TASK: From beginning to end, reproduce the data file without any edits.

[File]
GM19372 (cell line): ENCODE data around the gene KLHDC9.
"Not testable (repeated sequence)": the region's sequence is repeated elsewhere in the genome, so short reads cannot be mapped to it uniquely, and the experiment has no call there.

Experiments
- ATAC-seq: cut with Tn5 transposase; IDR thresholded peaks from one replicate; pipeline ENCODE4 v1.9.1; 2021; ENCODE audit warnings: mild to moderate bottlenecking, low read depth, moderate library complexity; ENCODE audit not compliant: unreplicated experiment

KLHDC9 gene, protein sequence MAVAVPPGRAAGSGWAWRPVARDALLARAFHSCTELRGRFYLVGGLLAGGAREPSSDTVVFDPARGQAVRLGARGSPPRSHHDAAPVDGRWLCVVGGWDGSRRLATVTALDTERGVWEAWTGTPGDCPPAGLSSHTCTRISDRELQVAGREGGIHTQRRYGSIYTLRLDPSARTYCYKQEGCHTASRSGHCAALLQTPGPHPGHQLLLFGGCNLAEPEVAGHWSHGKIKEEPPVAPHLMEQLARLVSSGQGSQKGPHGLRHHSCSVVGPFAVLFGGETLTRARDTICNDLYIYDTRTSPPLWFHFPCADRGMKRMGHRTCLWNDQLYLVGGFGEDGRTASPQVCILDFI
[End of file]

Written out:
GM19372 (cell line): ENCODE data around the gene KLHDC9.
"Not testable (repeated sequence)": the region's sequence is repeated elsewhere in the genome, so short reads cannot be mapped to it uniquely, and the experiment has no call there.

Experiments
- ATAC-seq: cut with Tn5 transposase; IDR thresholded peaks from one replicate; pipeline ENCODE4 v1.9.1; 2021; ENCODE audit warnings: mild to moderate bottlenecking, low read depth, moderate library complexity; ENCODE audit not compliant: unreplicated experiment

KLHDC9 gene, protein sequence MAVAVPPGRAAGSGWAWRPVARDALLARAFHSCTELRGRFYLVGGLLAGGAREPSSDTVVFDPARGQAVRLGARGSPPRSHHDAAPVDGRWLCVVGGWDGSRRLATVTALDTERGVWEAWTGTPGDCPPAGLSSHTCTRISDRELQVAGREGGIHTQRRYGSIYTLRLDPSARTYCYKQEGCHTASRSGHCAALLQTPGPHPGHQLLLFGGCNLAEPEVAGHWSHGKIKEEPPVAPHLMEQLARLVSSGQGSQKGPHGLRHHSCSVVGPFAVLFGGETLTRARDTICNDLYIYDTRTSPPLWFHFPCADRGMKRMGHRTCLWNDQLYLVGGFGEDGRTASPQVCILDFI